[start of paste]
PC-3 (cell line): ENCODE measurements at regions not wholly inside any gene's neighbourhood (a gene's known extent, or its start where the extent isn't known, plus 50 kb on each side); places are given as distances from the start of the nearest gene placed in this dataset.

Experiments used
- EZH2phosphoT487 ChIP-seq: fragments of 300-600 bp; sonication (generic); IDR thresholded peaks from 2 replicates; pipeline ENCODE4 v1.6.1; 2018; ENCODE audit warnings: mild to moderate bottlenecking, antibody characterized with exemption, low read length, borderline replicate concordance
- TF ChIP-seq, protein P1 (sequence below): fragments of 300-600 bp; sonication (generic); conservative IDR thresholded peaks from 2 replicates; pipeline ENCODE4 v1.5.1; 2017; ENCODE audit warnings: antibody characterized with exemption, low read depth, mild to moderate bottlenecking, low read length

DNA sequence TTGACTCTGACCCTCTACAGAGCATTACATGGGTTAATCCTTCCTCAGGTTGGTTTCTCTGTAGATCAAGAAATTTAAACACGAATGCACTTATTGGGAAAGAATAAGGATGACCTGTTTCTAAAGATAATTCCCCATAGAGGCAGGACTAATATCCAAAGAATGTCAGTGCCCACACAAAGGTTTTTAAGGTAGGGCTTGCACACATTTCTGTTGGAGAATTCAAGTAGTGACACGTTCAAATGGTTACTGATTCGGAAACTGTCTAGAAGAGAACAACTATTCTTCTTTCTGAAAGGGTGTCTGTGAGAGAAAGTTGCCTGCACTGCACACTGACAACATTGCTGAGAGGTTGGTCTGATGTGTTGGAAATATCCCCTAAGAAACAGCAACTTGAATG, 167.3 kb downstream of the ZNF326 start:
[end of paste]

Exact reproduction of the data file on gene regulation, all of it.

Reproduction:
PC-3 (cell line): ENCODE measurements at regions not wholly inside any gene's neighbourhood (a gene's known extent, or its start where the extent isn't known, plus 50 kb on each side); places are given as distances from the start of the nearest gene placed in this dataset.

Experiments used
- EZH2phosphoT487 ChIP-seq: fragments of 300-600 bp; sonication (generic); IDR thresholded peaks from 2 replicates; pipeline ENCODE4 v1.6.1; 2018; ENCODE audit warnings: mild to moderate bottlenecking, antibody characterized with exemption, low read length, borderline replicate concordance
- TF ChIP-seq, protein P1 (sequence below): fragments of 300-600 bp; sonication (generic); conservative IDR thresholded peaks from 2 replicates; pipeline ENCODE4 v1.5.1; 2017; ENCODE audit warnings: antibody characterized with exemption, low read depth, mild to moderate bottlenecking, low read length

DNA sequence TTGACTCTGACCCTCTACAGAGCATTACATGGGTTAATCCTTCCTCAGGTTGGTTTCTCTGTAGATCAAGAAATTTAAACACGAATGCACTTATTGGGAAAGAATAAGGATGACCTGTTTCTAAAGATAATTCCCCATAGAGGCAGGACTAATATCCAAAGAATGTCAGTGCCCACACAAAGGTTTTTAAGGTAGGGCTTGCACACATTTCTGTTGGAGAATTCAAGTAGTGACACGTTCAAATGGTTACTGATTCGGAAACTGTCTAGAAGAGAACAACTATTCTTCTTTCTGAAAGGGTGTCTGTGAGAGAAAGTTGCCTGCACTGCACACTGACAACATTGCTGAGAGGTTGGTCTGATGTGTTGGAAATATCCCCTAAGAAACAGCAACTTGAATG, 167.3 kb downstream of the ZNF326 start: